Polk County Public Health Director Sarah Reese provided a Bike Crookston update to the Park Board this week and mentioned the city’s new “sharrows”, bike plans at the University of Minnesota Crookston, the potential for a bike share program, and the downtown courtyard’s upcoming bike repair station and rack. There was also talk of hosting another community bike ride similar to the event held in 2017.

    Reese went over Bike Crookston’s mission and vision, which was established 10 years ago, and said the structured group invites people to take leadership of things they’re passionate about.

    Bike Crookston’s Mission and Vision & Values, provided to the Times by Reese: “Bike Crookston is a collaborative working group encouraging safe opportunities for active living through biking, walking, running, and social connection. We connect with a diverse group of community partners to promote safety through education, events, and infrastructure improvements. We, Bike Crookston, envision and value: 1. The safety of all bicyclists, pedestrians and other non-motorized vehicle users of our streets, sidewalks and multi-use paths in our city. 2. The promotion of wellness of active living practices that better the health of our citizens. 3. The potential economic benefits to the growth of our city by attracting new citizens who embrace downtown multimodal transportation. 4. The potential contribution that a bike-friendly city could have for tourism. 5. Bikeways, walkways and motorized wheelchair routes that allow citizens to commute for worksites. 6. Ongoing education promoting safety and wellness by partnering with schools, senior centers and other civic groups. 7. Collaboration with civic, county and state organizations that share our vision and values.”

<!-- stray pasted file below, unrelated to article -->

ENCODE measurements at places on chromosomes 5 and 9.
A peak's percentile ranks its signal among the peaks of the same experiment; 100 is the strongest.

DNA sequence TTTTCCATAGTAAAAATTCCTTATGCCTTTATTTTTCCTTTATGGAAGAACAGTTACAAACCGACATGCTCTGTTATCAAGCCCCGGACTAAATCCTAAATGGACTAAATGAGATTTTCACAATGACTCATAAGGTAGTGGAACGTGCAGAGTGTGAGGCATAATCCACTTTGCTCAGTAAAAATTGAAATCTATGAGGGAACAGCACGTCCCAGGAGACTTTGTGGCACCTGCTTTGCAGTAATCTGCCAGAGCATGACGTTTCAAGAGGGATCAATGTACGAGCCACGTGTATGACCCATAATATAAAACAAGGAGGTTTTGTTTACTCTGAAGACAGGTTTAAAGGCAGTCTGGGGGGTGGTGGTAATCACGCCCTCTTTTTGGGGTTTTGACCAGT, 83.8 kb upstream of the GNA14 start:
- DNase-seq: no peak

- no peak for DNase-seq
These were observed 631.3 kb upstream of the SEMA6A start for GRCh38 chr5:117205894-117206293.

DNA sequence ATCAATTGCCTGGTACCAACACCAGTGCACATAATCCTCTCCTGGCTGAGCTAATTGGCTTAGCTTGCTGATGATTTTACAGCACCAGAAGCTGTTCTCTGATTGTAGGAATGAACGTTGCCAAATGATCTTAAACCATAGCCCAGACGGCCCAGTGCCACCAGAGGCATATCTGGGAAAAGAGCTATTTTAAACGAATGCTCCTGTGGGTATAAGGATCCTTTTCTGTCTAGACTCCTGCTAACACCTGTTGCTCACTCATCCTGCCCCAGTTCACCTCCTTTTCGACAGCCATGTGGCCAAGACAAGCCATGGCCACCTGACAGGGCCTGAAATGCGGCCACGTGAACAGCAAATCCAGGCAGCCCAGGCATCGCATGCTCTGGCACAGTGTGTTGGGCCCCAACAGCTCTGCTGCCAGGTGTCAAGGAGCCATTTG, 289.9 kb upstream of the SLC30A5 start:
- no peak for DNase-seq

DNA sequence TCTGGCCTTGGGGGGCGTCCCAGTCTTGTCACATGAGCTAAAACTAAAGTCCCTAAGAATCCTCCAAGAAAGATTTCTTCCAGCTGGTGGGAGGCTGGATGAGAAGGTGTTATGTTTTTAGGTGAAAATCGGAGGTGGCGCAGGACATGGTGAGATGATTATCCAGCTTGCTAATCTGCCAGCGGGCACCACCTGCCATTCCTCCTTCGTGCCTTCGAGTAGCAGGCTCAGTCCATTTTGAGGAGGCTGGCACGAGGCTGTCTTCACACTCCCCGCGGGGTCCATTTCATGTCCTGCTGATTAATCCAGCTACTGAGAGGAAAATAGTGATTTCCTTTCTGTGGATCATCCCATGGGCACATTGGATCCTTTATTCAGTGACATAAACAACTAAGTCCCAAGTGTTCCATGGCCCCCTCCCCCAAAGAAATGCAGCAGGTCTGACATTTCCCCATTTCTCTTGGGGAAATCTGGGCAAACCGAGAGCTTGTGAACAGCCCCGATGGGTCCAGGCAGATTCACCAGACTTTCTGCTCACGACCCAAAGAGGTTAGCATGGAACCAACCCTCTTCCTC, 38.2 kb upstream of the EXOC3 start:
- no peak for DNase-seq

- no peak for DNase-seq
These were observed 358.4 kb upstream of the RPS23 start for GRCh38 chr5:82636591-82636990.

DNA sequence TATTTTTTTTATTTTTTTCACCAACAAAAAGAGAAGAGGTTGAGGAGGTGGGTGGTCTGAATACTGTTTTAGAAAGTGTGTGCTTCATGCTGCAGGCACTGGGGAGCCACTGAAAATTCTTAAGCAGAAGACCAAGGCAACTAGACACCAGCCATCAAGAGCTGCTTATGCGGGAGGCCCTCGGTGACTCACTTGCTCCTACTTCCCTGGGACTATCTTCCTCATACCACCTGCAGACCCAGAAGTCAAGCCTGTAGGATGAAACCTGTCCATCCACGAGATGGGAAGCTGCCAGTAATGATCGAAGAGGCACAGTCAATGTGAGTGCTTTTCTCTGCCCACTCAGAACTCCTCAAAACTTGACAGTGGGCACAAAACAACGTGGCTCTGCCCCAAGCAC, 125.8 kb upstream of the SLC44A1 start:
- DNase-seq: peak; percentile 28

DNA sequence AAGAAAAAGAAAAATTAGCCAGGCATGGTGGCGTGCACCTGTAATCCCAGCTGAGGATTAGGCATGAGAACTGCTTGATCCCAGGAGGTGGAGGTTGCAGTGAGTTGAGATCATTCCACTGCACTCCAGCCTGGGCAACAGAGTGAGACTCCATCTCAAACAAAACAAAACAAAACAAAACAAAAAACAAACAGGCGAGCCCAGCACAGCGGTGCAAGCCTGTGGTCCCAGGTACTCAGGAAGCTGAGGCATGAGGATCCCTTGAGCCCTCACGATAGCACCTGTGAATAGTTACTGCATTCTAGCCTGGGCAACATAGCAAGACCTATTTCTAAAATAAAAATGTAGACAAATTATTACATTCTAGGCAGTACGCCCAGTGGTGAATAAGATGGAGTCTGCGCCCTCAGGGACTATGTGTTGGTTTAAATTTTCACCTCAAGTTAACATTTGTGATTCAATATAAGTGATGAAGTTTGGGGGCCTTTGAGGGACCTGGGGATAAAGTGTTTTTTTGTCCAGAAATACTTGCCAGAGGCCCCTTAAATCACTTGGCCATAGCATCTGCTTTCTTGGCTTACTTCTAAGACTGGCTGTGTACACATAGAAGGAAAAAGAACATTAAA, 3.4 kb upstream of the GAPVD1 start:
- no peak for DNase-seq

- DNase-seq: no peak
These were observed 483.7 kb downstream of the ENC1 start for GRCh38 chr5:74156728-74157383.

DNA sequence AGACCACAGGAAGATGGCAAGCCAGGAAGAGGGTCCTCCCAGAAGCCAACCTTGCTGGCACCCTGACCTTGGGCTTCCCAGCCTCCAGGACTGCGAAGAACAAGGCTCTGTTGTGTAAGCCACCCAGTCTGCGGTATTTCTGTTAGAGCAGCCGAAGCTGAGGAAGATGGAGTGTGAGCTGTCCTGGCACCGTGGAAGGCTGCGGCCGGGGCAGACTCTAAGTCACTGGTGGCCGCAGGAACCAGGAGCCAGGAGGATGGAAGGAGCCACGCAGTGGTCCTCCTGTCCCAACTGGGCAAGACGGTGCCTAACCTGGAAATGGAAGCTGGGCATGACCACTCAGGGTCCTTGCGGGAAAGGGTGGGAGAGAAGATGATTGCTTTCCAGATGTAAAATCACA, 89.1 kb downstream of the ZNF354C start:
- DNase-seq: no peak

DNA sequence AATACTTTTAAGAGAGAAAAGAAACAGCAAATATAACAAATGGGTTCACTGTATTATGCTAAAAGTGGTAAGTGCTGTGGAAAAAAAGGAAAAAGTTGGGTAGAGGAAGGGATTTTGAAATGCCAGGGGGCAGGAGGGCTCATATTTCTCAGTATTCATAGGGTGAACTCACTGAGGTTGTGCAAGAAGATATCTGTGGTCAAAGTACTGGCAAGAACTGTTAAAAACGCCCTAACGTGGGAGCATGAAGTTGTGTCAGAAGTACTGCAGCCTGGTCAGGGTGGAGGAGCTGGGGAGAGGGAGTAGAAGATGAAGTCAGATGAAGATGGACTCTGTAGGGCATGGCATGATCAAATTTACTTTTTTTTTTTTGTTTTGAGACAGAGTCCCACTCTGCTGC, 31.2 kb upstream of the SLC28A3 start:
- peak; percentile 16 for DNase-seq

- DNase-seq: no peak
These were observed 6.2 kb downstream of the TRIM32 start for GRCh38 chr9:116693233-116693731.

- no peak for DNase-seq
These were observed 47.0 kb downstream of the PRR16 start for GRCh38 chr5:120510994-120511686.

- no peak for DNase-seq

Currently, Bike Crookston is working on bike racks and parking in the community, and have been noticing more bikes in the industrial areas this summer.

    “People are using bikes to go to and from work,” Reese explained. “We’ve seen a slight pivot for people using bikes for work transportation versus recreational.”

    Reese also touched on the “ever popular” sharrows.

    “Whether you like them, love them, or hate them, they’re there,” she said bluntly. “People understand they’re reminders to share the space when people are outside.”

    “We’ve been very clear that they’re not a dedicated bike lane,” Reese added.

    During the discussion about connecting more with UMN Crookston students, Reese said Chancellor Mary Holz-Clause has chosen a new Bike Crookston representative and they’ll be partnering with the City to work on mapping and an orientation for students to make sure there is access for students to go downtown or in other parts of the community to explore.

    “There’s a renewed interest for a bike loan program at UMC,” Reese answered after Park Board Chair Garrett Borowicz asked if there’s currently a program on campus. “We need to create that culture. There’s some safety things to work through with routes and connectivity, and we want to be aware of the interests.”

    In regards to a community bike share program, Reese mentioned that PCPH has access to a bike share program where approximately 30 bikes are stores in Warren through the Walk! Bike! Fun! curriculum. UMN Crookston’s Michelle Christopherson recently borrowed the bike fleet from Northwest Regional Development Commission in Warren to accommodate visiting faculty from China.